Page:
In a one-person network shop, alerts all go to one place. Lucky you. But most shops have more than one person responsible for network and application performance, security, and availability. Fortunately, alerts can be sent to whomever is most appropriate, and this can be based on severity or type of alert, i.e., what aspect of the network or applications is having an issue.

What Happens When Network Alerting is Set Up Poorly

Setting alerts up the right way makes everything go better. Setting alerts up the wrong way, as you might expect, makes things go poorly—your IT staff is faced with false positives, an overabundance of alerts, and alert storms.

False positives are the bane of IT’s existence. No one likes to be told that something is wrong, especially in the middle of the night when the network is perfectly fine. These vexing false positives happen when thresholds are not properly set, your network monitoring polling periods are not properly established, or action policies are not correct. If your network monitoring solution polls too frequently, say every 60 seconds, and is designed to alert you over the least little issue, that is a recipe for alert overload.

An alert storm has the same effect—it sends out needless alerts driving IT crazy. But here, multiple alerts are sent out relating to a single event. Let's say you have an important device such as a gateway that goes down and there are myriad devices dependent upon that now inoperable device. If each of those dependent devices send out alerts, you have an alert storm. The answer to this is dependency mapping, so that alerts only go out for the key device that brought the connection down.

Alert overload and alert storms not only drive IT crazy, but they naturally lead to important alerts sometimes being ignored. If this happens, the IT team might not spring into action when a real wolf is at the network door.

The Advantages of Well-Configured Alerts

Well-configured alerts let your staff know when there is a problem, as well as how serious the problem is. Lesser issues are handled through less intrusive alerting, leaving IT free to do their work or focus on truly pressing issues. Here are a couple of other advantages of well-configured alerts:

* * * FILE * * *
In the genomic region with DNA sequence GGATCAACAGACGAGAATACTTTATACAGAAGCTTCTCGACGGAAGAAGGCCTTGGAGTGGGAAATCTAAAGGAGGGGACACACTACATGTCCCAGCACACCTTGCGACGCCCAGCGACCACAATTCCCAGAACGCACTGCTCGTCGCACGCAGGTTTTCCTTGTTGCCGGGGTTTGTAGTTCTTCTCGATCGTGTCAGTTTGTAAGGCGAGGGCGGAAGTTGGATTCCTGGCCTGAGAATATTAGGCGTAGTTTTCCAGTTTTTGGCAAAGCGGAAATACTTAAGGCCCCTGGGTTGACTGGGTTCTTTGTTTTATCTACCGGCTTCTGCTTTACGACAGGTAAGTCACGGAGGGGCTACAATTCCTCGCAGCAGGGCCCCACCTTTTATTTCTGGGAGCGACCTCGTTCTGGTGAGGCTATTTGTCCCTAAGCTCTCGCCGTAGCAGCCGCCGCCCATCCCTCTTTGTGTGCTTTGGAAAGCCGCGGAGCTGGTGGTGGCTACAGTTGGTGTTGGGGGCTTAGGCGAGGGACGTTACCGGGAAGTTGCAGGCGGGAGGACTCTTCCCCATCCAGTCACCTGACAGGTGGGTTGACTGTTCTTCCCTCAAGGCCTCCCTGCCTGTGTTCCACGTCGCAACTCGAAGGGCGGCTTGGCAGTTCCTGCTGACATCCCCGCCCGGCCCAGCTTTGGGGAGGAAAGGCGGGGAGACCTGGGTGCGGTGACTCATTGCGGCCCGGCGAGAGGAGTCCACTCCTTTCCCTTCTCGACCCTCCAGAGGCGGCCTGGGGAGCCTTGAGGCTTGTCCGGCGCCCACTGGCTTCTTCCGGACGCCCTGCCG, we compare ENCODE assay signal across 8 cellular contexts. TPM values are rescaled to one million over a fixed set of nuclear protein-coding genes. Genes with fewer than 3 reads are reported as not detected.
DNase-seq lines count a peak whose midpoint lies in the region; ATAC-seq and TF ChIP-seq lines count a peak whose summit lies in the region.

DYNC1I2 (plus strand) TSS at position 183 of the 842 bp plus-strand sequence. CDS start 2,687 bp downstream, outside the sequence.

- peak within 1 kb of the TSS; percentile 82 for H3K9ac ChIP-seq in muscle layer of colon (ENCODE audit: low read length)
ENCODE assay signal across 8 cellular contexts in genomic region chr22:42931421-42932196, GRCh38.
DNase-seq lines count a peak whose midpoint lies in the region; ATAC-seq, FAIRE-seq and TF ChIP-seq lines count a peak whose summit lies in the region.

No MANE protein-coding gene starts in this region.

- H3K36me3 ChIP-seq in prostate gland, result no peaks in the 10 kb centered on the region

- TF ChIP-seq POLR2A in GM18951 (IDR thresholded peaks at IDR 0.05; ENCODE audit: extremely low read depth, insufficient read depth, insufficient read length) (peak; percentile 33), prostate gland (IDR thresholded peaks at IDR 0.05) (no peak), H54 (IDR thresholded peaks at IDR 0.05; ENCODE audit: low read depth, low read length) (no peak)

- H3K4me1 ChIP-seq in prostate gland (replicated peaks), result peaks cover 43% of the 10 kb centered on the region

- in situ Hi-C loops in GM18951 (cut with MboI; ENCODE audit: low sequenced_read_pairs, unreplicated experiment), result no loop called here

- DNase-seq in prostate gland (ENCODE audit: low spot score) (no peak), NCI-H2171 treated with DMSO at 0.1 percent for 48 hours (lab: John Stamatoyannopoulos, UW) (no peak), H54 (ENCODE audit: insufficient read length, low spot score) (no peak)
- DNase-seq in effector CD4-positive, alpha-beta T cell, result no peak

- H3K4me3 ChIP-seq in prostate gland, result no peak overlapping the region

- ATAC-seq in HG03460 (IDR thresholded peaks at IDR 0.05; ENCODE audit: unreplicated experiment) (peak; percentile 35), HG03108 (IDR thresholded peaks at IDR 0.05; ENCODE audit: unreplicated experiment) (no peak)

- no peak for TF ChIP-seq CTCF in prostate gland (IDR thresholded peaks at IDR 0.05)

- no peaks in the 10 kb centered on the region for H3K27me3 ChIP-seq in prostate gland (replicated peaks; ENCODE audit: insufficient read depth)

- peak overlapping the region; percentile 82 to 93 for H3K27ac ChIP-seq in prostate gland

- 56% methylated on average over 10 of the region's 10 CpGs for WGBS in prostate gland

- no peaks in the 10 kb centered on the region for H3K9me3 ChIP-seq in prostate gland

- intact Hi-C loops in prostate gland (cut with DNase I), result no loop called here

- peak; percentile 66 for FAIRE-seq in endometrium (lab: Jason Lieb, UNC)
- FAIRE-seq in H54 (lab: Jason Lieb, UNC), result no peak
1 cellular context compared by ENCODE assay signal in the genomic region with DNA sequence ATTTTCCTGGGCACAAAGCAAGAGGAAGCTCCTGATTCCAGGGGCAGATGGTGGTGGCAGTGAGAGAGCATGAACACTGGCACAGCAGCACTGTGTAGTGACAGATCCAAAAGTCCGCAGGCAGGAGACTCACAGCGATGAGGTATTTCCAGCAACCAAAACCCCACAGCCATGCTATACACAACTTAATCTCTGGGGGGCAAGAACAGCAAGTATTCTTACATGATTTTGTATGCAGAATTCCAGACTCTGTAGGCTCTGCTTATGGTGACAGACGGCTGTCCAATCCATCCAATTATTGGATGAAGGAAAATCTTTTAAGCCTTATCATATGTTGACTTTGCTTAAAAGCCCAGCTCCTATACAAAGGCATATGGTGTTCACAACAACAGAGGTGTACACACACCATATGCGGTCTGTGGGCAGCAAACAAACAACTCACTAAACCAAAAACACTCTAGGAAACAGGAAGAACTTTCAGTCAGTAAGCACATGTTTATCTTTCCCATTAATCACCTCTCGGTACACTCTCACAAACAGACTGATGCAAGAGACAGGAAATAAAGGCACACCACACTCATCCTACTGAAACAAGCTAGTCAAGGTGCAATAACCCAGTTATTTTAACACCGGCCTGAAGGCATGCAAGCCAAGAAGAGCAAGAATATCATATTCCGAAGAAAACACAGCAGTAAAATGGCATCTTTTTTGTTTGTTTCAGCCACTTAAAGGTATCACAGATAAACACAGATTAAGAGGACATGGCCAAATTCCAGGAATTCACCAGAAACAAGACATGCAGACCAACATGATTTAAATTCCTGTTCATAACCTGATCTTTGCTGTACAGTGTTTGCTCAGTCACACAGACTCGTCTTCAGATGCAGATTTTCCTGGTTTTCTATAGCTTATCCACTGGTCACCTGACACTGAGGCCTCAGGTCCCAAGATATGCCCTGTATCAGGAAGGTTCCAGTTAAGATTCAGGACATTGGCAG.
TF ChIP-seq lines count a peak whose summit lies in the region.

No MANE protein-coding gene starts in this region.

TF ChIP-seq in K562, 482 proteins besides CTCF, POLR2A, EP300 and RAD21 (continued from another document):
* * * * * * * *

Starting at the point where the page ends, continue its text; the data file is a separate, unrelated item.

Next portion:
• Trustworthy: A well-configured system avoids false positives and either doesn't send out low priority alerts or sends them in a less intrusive way. Only getting the alerts they truly need makes IT trust the alerting system. 
  • Escalatable: Alerts and notifications should be sent out based on a predefined hierarchy—so the same alert isn’t broadcast to a bunch of folks, but instead escalated to the right people. This way, the CIO isn’t bothered by items that can be handled by a sysadmin, and a sysadmin isn’t bothered by things a lower-level tech could take care of.

Learn more by reading our Alerting Without Headaches: What Proper Network Alerts Look Like blog.

WhatsUp Gold Alerting

WhatsUp Gold’s Smart Alerting Stops Alert Storms and Alleviates Alert Fatigue

Configuring efficient, actionable alerting is easy with WhatsUp Gold.

Network Alerts

WhatsUp Gold has an array of features out of the box to make your network alerting shine, including:

  • Alert Escalation: Policies can be set up that escalate alerts based on the importance of the network components—for instance, alerts can automatically generate trouble tickets to immediately notify pre-designated administrators of issues. 
  • Alert Acknowledgement: You certainly don’t want critical alerts falling into a black hole. With WhatsUp Gold, if the first responder acknowledges the receipt, the system considers that the problem is being handled and doesn’t send further alerts unless prompted by the notification policy or as log messages sent after the problem has been solved.
  • Dependency-Aware Alerting: WhatsUp Gold can manually or automatically apply dependency rules to Layer 2 and Layer 3 devices within the network, preventing network alert storms.
  • Alert Thresholds: Not every issue requires a high-level alert. With WhatsUp Gold, actions are triggered based upon thresholds so that exceeding a threshold by a small margin has a much less pressing action or alert than exceeding that threshold by a large margin.